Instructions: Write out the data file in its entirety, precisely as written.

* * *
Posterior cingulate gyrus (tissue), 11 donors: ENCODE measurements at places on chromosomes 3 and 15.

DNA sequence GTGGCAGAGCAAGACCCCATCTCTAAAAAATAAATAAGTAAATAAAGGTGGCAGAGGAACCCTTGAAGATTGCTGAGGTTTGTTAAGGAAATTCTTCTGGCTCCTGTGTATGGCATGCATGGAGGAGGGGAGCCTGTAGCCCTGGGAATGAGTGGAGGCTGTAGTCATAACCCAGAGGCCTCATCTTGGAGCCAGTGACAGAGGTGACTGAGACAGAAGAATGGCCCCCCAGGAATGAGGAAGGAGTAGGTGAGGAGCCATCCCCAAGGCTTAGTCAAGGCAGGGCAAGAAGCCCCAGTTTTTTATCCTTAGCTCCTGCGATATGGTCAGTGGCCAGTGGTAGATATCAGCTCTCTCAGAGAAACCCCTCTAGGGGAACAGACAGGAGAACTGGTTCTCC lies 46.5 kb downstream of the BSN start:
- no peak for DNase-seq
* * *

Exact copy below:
Posterior cingulate gyrus (tissue), 11 donors: ENCODE measurements at places on chromosomes 3 and 15.

DNA sequence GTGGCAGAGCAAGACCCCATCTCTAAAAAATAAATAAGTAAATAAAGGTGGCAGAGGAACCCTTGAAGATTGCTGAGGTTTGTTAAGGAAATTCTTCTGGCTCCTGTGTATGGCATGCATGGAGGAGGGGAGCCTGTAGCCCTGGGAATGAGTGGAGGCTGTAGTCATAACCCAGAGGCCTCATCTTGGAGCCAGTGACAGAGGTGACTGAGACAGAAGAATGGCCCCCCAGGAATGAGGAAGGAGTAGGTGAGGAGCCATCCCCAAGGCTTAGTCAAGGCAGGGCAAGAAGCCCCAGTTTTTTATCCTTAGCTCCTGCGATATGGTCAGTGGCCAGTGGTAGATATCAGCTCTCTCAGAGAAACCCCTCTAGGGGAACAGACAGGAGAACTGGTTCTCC lies 46.5 kb downstream of the BSN start:
- no peak for DNase-seq